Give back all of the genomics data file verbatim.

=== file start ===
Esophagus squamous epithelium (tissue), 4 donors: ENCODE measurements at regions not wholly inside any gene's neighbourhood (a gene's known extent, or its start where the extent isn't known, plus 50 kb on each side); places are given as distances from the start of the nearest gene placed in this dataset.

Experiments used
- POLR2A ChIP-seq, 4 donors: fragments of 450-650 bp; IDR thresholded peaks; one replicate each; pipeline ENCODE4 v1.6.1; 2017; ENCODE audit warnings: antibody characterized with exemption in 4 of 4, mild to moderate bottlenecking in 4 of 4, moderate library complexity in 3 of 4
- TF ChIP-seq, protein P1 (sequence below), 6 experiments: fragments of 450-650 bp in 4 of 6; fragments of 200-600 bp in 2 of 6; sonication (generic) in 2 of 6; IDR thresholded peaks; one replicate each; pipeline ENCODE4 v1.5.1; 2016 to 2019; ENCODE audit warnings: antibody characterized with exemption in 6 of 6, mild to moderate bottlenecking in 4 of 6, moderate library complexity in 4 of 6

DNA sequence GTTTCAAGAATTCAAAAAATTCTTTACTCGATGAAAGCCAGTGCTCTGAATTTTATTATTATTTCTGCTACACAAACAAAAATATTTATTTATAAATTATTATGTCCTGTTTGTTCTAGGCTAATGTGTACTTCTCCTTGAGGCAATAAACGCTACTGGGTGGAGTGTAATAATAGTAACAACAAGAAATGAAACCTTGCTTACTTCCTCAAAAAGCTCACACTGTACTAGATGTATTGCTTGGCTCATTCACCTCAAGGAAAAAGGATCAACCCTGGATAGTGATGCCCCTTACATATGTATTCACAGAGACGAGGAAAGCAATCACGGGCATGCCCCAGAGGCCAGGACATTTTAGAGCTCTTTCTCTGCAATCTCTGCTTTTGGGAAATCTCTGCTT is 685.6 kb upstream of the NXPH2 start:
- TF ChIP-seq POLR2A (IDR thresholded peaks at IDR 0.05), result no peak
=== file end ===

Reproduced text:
Esophagus squamous epithelium (tissue), 4 donors: ENCODE measurements at regions not wholly inside any gene's neighbourhood (a gene's known extent, or its start where the extent isn't known, plus 50 kb on each side); places are given as distances from the start of the nearest gene placed in this dataset.

Experiments used
- POLR2A ChIP-seq, 4 donors: fragments of 450-650 bp; IDR thresholded peaks; one replicate each; pipeline ENCODE4 v1.6.1; 2017; ENCODE audit warnings: antibody characterized with exemption in 4 of 4, mild to moderate bottlenecking in 4 of 4, moderate library complexity in 3 of 4
- TF ChIP-seq, protein P1 (sequence below), 6 experiments: fragments of 450-650 bp in 4 of 6; fragments of 200-600 bp in 2 of 6; sonication (generic) in 2 of 6; IDR thresholded peaks; one replicate each; pipeline ENCODE4 v1.5.1; 2016 to 2019; ENCODE audit warnings: antibody characterized with exemption in 6 of 6, mild to moderate bottlenecking in 4 of 6, moderate library complexity in 4 of 6

DNA sequence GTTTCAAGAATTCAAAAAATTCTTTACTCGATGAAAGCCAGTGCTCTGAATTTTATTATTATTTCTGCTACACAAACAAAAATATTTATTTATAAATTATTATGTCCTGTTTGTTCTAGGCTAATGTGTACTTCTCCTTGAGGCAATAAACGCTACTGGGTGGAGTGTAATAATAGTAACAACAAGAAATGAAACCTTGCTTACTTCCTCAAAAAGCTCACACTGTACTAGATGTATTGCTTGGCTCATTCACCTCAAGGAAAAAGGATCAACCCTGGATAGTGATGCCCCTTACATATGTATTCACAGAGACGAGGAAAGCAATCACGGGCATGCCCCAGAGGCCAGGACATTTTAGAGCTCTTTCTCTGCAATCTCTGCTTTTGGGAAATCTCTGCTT is 685.6 kb upstream of the NXPH2 start:
- TF ChIP-seq POLR2A (IDR thresholded peaks at IDR 0.05), result no peak